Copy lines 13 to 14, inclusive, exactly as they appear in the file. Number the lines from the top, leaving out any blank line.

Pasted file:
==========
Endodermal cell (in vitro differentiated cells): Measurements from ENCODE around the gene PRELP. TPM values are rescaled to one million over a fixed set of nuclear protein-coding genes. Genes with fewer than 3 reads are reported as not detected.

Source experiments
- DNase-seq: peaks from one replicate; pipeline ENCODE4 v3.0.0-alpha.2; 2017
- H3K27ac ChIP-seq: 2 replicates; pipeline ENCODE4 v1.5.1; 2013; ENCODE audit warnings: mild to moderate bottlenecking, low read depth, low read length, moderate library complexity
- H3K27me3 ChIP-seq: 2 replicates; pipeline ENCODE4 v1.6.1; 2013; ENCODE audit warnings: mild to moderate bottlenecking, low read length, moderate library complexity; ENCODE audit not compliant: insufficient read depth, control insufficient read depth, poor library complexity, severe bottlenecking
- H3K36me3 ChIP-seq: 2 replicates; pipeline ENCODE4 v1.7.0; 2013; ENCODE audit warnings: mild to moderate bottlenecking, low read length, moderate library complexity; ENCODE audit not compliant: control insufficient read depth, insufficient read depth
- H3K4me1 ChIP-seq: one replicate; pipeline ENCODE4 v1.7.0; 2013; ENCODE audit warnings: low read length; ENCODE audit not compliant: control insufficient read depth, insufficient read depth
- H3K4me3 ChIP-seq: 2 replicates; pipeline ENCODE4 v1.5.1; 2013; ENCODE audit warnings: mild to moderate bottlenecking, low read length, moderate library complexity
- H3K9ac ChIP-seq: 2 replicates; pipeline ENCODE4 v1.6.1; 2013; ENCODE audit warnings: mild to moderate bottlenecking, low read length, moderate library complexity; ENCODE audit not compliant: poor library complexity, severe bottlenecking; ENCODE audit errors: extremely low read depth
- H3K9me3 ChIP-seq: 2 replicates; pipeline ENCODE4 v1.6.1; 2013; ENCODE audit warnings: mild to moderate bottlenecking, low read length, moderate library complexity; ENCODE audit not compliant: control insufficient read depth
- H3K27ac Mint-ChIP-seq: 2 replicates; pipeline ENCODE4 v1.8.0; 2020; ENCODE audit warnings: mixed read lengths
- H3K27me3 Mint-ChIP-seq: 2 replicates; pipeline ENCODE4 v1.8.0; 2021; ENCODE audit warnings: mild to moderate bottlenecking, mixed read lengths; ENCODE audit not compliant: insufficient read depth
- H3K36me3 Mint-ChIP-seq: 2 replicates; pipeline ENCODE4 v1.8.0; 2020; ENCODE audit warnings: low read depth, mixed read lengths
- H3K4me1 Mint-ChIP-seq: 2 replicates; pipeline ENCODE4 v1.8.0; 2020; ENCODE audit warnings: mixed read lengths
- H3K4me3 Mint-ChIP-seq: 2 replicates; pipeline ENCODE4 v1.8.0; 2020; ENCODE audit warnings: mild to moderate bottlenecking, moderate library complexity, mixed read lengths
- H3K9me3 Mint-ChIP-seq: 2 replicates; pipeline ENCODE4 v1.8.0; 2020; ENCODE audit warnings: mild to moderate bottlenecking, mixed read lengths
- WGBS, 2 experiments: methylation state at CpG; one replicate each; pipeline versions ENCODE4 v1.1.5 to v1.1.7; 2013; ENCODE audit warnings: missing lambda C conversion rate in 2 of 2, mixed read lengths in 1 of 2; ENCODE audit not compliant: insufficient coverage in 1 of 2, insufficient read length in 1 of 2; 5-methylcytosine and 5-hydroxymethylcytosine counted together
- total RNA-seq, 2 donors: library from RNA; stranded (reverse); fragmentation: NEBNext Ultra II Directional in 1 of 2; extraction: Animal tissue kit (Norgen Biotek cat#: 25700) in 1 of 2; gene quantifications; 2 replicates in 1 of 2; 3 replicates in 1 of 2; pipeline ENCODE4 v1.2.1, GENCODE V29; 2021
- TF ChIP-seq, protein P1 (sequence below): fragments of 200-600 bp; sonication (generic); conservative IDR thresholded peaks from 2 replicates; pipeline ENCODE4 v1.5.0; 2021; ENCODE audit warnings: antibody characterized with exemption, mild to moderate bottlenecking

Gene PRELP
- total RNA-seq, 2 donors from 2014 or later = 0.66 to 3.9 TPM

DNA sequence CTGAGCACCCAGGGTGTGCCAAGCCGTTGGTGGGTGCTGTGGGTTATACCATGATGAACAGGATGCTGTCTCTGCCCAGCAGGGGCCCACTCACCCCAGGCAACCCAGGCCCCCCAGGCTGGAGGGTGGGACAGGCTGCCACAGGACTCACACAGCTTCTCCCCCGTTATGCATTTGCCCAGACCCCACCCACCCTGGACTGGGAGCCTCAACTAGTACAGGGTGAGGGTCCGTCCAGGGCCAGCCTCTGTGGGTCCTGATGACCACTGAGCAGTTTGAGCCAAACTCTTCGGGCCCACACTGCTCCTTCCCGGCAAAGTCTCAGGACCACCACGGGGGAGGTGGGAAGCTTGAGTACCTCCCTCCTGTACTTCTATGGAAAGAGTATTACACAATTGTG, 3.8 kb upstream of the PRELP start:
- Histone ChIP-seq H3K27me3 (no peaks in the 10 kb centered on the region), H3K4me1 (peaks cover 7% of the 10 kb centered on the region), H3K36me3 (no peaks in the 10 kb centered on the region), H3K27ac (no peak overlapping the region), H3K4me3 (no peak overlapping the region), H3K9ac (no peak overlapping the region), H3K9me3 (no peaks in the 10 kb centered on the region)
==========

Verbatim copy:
- H3K36me3 Mint-ChIP-seq: 2 replicates; pipeline ENCODE4 v1.8.0; 2020; ENCODE audit warnings: low read depth, mixed read lengths
- H3K4me1 Mint-ChIP-seq: 2 replicates; pipeline ENCODE4 v1.8.0; 2020; ENCODE audit warnings: mixed read lengths